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Offense and Influence

By Chris Colcord

Fort Wayne Reader

2015-03-19


When a federal jury awarded Marvin Gaye's heirs $7.3 million in the "Blurred Lines" copyright infringement case, it was surprising to me how few people wanted to stick up for Robin Thicke and Pharrell Williams. Even if you hate the song (and lots of people do, though it was the biggest hit of 2013), it's hard not to see that a terrible precedent was being set by the ruling. "Blurred Lines" does indeed borrow liberally from Marvin Gaye's 1977 hit "Got to Give It Up," but the song is hardly the first in rock and roll history to rip off another source so blatantly, so obviously; there are dozens, if not hundreds, of other "obvious" rock and roll thefts in just about any iTunes user's library. If the "Blurred Lines" ruling were applied retroactively to any obviously "influenced " song in rock and roll history, there would be judgments against every major artist of the past 60 years. And the Rolling Stones would owe Chuck Berry about $100 million dollars, easy.

So, as Tim Wu wrote in his excellent opinion piece in The New Yorker (March 12, 2015), it's a terrible decision, one that certainly will be overturned on appeal; as much as people want to see Thicke get punished for being a thieving, unlikeable schmuck/misogynist, eventually, he's not going to have to fork over a cent. Which is the way it should be, for rock and roll has always been an unabashedly cannabalizing art form and it's far too late in the game to try and change all that. If the appeals court should agree with the original ruling and again, I'm certain that it won't, but if it did it would be an absolute nightmare for any contemporary songwriter, for then, any writer would have to be incredibly wary of being too obviously "influenced" by any other song, for fear of outrageously punitive reprisals. And in rock and roll, as in any other art form, it's just about impossible not to be influenced, directly or indirectly, consciously or unconsciously by everything buzzing about the zeitgeist.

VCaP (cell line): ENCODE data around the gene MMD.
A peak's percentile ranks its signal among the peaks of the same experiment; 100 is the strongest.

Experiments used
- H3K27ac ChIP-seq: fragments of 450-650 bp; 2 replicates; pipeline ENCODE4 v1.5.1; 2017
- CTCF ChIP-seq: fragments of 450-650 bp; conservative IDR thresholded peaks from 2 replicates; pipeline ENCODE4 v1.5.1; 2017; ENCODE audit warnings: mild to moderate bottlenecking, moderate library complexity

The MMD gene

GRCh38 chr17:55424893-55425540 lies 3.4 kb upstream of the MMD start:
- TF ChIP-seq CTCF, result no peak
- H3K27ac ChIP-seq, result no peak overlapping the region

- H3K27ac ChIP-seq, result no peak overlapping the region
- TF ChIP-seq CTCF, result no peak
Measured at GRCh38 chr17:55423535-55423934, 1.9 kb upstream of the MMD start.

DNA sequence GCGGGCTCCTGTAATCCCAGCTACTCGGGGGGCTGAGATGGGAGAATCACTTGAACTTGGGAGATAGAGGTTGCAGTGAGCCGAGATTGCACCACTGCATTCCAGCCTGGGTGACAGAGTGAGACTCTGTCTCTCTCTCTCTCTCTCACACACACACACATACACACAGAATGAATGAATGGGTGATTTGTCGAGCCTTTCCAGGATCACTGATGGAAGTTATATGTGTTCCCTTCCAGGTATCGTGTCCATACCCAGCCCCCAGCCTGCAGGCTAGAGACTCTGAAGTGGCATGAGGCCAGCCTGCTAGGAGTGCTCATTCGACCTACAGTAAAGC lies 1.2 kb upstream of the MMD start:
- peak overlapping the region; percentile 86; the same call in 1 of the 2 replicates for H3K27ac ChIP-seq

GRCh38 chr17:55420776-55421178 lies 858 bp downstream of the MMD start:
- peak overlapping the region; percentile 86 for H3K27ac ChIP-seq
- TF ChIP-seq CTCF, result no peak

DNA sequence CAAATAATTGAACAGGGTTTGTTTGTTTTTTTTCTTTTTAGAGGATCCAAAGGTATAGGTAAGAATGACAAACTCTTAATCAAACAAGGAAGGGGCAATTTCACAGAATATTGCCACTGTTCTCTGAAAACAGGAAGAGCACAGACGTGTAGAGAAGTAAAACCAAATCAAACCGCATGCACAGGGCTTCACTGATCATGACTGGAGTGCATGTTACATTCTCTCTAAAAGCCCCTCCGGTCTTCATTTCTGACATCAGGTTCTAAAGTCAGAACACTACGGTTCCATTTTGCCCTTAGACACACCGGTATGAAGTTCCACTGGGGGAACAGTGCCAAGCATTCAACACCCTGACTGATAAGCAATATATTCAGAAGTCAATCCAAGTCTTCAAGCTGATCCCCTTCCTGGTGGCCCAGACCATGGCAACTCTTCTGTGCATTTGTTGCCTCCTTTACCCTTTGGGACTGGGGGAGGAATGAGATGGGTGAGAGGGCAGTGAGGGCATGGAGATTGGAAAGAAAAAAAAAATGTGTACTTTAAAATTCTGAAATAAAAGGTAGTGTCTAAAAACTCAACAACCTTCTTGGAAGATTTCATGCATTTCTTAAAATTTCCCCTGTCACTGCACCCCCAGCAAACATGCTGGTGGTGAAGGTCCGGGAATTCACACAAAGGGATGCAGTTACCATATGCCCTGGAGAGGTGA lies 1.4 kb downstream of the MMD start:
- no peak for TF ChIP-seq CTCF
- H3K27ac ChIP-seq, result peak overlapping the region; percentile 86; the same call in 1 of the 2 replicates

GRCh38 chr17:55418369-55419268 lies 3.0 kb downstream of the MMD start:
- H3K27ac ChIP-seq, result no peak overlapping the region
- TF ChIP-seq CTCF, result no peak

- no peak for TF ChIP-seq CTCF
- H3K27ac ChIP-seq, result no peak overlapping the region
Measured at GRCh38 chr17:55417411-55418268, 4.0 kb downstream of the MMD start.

But really, the reason people are so happy about the "Blurred Lines" decision has absolutely nothing to do with Marvin Gaye or intellectual property issues or plagiarism in general; no, people want to see the writers of "Blurred Lines" get punished because, to them, "Blurred Lines" is a misogynistic, date-rape anthem, and they would be delighted to see some sort of karmic "payback" to the creeps who created the song. "Blurred Lines" is often cited by many social critics as one of the leading pop culture culprits (along with rap music, video games, etc) that has led to increased violence against women and stratospheric levels of sexual assaults in the United States. Proponents of the rape culture theory believe that songs like "Blurred Lines" show a casual dehumanization of women and objectification that they believe leads directly to criminality, or, at least, acceptance of criminality.